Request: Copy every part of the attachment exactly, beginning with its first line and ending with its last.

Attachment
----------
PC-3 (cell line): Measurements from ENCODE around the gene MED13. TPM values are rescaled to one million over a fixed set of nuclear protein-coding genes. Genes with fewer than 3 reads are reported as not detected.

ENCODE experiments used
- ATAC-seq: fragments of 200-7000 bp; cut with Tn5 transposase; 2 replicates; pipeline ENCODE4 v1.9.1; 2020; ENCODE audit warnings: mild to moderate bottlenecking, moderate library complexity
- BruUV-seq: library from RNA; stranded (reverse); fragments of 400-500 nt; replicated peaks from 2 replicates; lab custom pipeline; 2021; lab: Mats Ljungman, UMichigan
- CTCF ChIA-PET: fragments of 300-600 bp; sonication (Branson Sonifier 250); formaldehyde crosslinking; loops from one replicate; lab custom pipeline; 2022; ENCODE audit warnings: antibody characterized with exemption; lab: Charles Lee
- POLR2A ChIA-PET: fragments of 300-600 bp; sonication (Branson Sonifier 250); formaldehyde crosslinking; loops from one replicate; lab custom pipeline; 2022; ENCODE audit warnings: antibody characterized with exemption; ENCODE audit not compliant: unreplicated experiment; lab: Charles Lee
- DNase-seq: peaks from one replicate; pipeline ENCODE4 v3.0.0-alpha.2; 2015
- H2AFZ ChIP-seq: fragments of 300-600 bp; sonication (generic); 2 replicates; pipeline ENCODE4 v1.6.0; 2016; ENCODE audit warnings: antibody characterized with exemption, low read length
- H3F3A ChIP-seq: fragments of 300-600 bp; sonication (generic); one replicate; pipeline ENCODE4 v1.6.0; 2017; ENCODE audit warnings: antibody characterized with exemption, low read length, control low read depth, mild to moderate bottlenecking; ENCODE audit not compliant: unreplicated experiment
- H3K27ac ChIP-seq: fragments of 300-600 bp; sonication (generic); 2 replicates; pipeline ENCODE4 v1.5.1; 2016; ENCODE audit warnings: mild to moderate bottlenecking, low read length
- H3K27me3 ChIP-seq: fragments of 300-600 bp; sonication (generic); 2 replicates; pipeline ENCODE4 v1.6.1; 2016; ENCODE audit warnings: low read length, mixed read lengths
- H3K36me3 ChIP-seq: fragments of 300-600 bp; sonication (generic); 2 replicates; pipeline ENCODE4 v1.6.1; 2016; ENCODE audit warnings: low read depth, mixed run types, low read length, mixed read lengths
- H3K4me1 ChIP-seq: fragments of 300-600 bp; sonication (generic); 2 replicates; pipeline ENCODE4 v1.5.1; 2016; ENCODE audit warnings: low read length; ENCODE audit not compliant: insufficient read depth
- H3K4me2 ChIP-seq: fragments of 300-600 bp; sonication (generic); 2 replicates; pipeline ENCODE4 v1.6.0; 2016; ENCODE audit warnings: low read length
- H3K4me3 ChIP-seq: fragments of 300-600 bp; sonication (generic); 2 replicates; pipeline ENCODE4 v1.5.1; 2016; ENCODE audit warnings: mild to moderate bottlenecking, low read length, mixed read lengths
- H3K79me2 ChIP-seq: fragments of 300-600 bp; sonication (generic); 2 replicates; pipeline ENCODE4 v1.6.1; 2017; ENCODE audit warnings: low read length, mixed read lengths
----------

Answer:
PC-3 (cell line): Measurements from ENCODE around the gene MED13. TPM values are rescaled to one million over a fixed set of nuclear protein-coding genes. Genes with fewer than 3 reads are reported as not detected.

ENCODE experiments used
- ATAC-seq: fragments of 200-7000 bp; cut with Tn5 transposase; 2 replicates; pipeline ENCODE4 v1.9.1; 2020; ENCODE audit warnings: mild to moderate bottlenecking, moderate library complexity
- BruUV-seq: library from RNA; stranded (reverse); fragments of 400-500 nt; replicated peaks from 2 replicates; lab custom pipeline; 2021; lab: Mats Ljungman, UMichigan
- CTCF ChIA-PET: fragments of 300-600 bp; sonication (Branson Sonifier 250); formaldehyde crosslinking; loops from one replicate; lab custom pipeline; 2022; ENCODE audit warnings: antibody characterized with exemption; lab: Charles Lee
- POLR2A ChIA-PET: fragments of 300-600 bp; sonication (Branson Sonifier 250); formaldehyde crosslinking; loops from one replicate; lab custom pipeline; 2022; ENCODE audit warnings: antibody characterized with exemption; ENCODE audit not compliant: unreplicated experiment; lab: Charles Lee
- DNase-seq: peaks from one replicate; pipeline ENCODE4 v3.0.0-alpha.2; 2015
- H2AFZ ChIP-seq: fragments of 300-600 bp; sonication (generic); 2 replicates; pipeline ENCODE4 v1.6.0; 2016; ENCODE audit warnings: antibody characterized with exemption, low read length
- H3F3A ChIP-seq: fragments of 300-600 bp; sonication (generic); one replicate; pipeline ENCODE4 v1.6.0; 2017; ENCODE audit warnings: antibody characterized with exemption, low read length, control low read depth, mild to moderate bottlenecking; ENCODE audit not compliant: unreplicated experiment
- H3K27ac ChIP-seq: fragments of 300-600 bp; sonication (generic); 2 replicates; pipeline ENCODE4 v1.5.1; 2016; ENCODE audit warnings: mild to moderate bottlenecking, low read length
- H3K27me3 ChIP-seq: fragments of 300-600 bp; sonication (generic); 2 replicates; pipeline ENCODE4 v1.6.1; 2016; ENCODE audit warnings: low read length, mixed read lengths
- H3K36me3 ChIP-seq: fragments of 300-600 bp; sonication (generic); 2 replicates; pipeline ENCODE4 v1.6.1; 2016; ENCODE audit warnings: low read depth, mixed run types, low read length, mixed read lengths
- H3K4me1 ChIP-seq: fragments of 300-600 bp; sonication (generic); 2 replicates; pipeline ENCODE4 v1.5.1; 2016; ENCODE audit warnings: low read length; ENCODE audit not compliant: insufficient read depth
- H3K4me2 ChIP-seq: fragments of 300-600 bp; sonication (generic); 2 replicates; pipeline ENCODE4 v1.6.0; 2016; ENCODE audit warnings: low read length
- H3K4me3 ChIP-seq: fragments of 300-600 bp; sonication (generic); 2 replicates; pipeline ENCODE4 v1.5.1; 2016; ENCODE audit warnings: mild to moderate bottlenecking, low read length, mixed read lengths
- H3K79me2 ChIP-seq: fragments of 300-600 bp; sonication (generic); 2 replicates; pipeline ENCODE4 v1.6.1; 2017; ENCODE audit warnings: low read length, mixed read lengths